## An object of class PFMatrix
## ID: MA0112.2
## Name: ESR1
## Matrix Class: Zinc-coordinating
## strand: +
## Tags: 
## $alias
## [1] "NR3A1,Era"
## 
## $comment
## [1] "-"
## 
## $description
## [1] "estrogen receptor 1"
## 
## $family
## [1] "Hormone-nuclear Receptor"
## 
## $medline
## [1] "19339991"
## 
## $pazar_tf_id
## [1] "TF0000189"
## 
## $symbol
## [1] "ESR1"
## 
## $tax_group
## [1] "vertebrates"
## 
## $tfbs_shape_id
## [1] "108"
## 
## $tfe_id
## [1] "138"
## 
## $type
## [1] "ChiP-seq"
## 
## $collection
## [1] "CORE"
## 
## $species
##           9606 
## "Homo sapiens" 
## 
## $acc
## [1] "P03372"
## 
## Background: 
##    A    C    G    T 
## 0.25 0.25 0.25 0.25 
## Matrix: 
##   [,1] [,2] [,3] [,4] [,5] [,6] [,7] [,8] [,9] [,10] [,11] [,12] [,13] [,14] [,15] [,16] [,17]
## A  122  107   64   83  134  308   36   19   33     4   398    58    63    64    32    21   305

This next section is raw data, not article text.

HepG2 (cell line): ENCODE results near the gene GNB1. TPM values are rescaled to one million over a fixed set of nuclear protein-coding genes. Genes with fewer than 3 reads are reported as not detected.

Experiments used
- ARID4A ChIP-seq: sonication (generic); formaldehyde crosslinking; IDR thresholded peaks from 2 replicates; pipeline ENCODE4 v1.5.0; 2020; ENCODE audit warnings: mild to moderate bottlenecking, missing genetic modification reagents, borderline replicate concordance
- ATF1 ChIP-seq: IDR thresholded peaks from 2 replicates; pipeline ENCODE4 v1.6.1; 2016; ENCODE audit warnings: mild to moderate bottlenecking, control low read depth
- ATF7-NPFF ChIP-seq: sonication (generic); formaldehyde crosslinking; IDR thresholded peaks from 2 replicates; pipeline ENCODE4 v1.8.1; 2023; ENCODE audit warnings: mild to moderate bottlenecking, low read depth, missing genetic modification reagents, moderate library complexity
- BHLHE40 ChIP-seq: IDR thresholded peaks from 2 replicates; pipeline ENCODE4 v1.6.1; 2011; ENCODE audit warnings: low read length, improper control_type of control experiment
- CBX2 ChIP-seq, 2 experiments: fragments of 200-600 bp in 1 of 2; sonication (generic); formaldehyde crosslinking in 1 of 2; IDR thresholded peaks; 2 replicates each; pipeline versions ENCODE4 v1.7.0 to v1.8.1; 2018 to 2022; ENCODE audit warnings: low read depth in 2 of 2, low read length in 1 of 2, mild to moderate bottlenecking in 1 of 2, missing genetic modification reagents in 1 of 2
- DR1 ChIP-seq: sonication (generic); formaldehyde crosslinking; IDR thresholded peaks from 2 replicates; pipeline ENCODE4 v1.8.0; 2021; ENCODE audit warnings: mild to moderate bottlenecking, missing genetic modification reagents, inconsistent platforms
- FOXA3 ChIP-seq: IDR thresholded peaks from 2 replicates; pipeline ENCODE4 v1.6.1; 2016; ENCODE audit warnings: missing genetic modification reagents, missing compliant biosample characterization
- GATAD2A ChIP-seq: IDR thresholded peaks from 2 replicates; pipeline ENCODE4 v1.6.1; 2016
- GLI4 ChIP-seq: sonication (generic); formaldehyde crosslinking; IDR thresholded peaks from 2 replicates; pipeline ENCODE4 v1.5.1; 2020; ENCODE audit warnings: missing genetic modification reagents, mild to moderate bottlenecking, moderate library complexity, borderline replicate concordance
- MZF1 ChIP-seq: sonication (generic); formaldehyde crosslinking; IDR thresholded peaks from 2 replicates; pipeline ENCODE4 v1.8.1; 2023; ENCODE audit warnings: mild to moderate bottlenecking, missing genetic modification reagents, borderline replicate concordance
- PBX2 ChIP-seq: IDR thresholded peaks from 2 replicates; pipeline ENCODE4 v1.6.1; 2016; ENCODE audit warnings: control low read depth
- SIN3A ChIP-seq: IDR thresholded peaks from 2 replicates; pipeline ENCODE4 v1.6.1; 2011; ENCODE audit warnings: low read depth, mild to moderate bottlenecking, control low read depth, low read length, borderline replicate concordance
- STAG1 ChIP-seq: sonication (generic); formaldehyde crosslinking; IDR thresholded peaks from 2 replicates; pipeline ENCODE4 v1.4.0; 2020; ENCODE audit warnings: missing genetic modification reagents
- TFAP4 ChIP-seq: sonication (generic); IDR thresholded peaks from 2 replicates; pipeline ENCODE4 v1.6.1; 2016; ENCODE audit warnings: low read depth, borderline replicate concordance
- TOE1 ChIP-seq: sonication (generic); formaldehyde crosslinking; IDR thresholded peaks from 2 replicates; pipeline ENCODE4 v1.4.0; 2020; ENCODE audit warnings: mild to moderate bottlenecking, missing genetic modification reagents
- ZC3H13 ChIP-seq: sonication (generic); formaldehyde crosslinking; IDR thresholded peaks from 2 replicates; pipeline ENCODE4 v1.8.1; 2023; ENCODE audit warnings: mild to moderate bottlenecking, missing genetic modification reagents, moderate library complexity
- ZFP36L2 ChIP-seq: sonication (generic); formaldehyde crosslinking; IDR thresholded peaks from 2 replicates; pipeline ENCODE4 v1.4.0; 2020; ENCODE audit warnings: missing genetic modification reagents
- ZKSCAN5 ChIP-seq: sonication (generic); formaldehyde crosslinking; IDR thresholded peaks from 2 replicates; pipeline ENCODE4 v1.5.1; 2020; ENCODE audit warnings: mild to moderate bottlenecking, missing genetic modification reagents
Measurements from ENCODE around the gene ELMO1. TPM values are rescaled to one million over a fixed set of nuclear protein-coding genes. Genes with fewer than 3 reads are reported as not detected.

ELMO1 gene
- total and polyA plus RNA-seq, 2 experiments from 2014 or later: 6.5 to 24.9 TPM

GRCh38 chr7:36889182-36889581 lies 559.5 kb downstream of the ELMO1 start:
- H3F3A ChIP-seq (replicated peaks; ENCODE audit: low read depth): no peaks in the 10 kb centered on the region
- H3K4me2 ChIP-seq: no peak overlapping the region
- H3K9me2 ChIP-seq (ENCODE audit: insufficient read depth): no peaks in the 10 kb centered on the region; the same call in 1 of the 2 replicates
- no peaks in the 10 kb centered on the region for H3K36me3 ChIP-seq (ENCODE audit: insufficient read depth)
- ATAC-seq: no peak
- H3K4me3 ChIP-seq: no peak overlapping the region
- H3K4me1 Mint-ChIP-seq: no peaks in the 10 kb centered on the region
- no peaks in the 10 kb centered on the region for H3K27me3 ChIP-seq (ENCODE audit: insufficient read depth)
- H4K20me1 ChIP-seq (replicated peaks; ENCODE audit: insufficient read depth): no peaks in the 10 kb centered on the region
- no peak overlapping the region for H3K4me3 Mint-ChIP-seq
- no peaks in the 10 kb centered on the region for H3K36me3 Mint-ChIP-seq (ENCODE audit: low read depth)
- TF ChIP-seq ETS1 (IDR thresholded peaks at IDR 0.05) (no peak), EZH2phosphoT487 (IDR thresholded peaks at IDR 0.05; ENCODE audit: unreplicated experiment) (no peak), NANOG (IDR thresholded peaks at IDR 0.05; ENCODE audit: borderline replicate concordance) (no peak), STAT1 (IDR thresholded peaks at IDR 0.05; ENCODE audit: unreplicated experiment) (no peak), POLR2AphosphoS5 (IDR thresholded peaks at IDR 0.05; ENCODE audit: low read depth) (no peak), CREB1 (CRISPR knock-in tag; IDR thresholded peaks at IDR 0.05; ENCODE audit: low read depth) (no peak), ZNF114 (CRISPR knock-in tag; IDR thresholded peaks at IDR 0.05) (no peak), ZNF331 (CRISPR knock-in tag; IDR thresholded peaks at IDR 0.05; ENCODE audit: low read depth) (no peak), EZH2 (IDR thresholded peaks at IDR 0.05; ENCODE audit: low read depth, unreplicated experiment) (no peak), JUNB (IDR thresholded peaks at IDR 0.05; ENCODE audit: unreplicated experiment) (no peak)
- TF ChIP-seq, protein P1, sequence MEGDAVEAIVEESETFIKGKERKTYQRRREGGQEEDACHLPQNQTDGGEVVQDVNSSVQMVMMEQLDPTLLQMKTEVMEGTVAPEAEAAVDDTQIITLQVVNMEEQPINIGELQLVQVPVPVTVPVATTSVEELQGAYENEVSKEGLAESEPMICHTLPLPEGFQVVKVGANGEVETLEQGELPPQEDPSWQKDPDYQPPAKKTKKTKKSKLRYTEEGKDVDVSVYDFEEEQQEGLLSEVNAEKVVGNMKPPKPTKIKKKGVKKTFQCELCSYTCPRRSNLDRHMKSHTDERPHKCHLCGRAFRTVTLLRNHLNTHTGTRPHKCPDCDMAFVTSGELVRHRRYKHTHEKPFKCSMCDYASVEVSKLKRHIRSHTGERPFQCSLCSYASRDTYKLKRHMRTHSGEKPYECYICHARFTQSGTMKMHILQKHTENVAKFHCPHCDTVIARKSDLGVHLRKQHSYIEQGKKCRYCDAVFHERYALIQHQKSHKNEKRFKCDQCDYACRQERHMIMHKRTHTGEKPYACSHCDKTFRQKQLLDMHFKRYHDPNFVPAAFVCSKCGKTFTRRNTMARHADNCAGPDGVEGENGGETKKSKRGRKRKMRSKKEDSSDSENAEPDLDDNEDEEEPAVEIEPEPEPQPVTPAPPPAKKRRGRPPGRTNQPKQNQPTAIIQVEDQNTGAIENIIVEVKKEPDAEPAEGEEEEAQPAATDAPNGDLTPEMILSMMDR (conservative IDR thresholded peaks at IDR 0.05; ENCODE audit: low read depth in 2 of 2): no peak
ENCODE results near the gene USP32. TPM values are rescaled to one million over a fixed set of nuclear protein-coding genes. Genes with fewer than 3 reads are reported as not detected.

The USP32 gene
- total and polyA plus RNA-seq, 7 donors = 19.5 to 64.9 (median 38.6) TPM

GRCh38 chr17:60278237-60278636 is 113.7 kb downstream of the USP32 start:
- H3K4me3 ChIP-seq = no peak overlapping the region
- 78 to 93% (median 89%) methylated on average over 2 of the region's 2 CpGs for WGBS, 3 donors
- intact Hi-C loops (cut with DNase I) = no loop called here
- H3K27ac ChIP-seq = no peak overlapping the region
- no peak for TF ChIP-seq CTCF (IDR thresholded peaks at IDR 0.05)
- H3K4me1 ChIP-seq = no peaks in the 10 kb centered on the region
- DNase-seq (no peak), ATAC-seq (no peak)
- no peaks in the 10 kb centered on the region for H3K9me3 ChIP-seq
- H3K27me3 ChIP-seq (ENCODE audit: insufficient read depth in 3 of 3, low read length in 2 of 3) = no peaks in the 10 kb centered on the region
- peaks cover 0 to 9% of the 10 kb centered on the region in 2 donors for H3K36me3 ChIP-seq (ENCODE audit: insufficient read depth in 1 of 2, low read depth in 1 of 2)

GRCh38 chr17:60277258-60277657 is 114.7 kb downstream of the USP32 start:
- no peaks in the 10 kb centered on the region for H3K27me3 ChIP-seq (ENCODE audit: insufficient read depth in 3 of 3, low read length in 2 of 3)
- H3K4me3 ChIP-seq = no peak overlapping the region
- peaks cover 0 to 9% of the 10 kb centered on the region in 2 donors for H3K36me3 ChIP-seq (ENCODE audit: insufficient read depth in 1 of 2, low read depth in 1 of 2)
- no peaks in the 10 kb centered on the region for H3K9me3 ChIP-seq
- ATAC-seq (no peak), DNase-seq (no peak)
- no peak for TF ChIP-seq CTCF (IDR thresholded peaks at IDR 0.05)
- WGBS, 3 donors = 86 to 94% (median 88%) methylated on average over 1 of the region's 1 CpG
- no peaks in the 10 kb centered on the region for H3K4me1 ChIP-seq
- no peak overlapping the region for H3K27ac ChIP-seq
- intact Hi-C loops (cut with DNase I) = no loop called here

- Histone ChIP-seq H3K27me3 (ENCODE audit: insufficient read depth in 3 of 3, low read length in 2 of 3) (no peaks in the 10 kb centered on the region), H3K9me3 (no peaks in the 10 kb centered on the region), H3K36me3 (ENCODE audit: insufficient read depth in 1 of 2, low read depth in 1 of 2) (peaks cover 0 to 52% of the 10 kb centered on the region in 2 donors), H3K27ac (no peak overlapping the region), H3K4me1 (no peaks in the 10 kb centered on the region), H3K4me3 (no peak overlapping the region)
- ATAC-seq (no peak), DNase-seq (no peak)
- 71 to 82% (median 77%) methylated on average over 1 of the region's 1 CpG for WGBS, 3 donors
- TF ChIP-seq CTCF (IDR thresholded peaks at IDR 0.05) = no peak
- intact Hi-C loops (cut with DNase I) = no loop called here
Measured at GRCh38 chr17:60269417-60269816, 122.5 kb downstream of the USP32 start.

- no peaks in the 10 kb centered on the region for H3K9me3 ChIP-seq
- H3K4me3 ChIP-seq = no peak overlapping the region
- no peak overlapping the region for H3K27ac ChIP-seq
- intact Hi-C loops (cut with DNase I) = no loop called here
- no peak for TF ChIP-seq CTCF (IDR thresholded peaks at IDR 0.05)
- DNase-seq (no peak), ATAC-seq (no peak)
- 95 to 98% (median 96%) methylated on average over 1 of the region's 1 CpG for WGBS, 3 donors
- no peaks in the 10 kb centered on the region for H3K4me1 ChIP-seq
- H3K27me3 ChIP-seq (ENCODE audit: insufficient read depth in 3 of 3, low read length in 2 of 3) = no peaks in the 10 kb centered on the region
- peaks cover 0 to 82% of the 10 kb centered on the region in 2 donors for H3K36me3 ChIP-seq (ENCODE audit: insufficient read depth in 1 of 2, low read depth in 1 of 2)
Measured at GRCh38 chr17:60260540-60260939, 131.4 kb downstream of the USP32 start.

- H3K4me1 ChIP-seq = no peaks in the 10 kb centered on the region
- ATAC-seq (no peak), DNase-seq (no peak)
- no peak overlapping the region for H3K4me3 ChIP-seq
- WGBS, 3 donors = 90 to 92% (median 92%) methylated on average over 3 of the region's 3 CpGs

## C  120   80  173  229  232   28    8   18   41   394    13   250   276   258    19    22   106
## G  154  164  149   65   47   89  387  420   91    53    27   107    53    97     8   426    31
## T   71  117   82   93   57   48   43   18  310    24    37    60    83    56   416     6    33
##   [,18] [,19] [,20]
## A    10    59    26
## C   436   353   165
## G    12     2    22
## T    17    61   262

3.3 Plot the sequence logo plot for the ER matrix model.

We first need to convert the matrix to a information content matrix (function toICM()), than we can plot is using the function seqLogo().

# we convert the matrix to the information content using the toICM function.
icm <- toICM(pfm)

# plot as sequence logo plot
seqLogo(icm)

3.4 Find motif hits in the ER peak-sequences.

We can take one the ER sequences, lets say the third one, and run the motif search on it using the faction matchPWM().

matchPWM(as.matrix(pfm), ER.seq[[3]])
##   Views on a 433-letter DNAString subject
## subject: GTTTTTCTTGACTTCCTAGGAAAATGATTCCATGCCTTGCTTTG...TAAGTTCCTTCCACAAAAATTGGGCAGCTTCTAGAATTTAACTC
## views:
##     start end width
## [1]   241 260    20 [AACCCGGGTCAGGGAGACCT]

The result is a Views object on this DNA String that shows the coordinates and the sequence where the motif hit was found. We can search on the entire subset of ER ChIP-seq peak sequences using the lapply() function.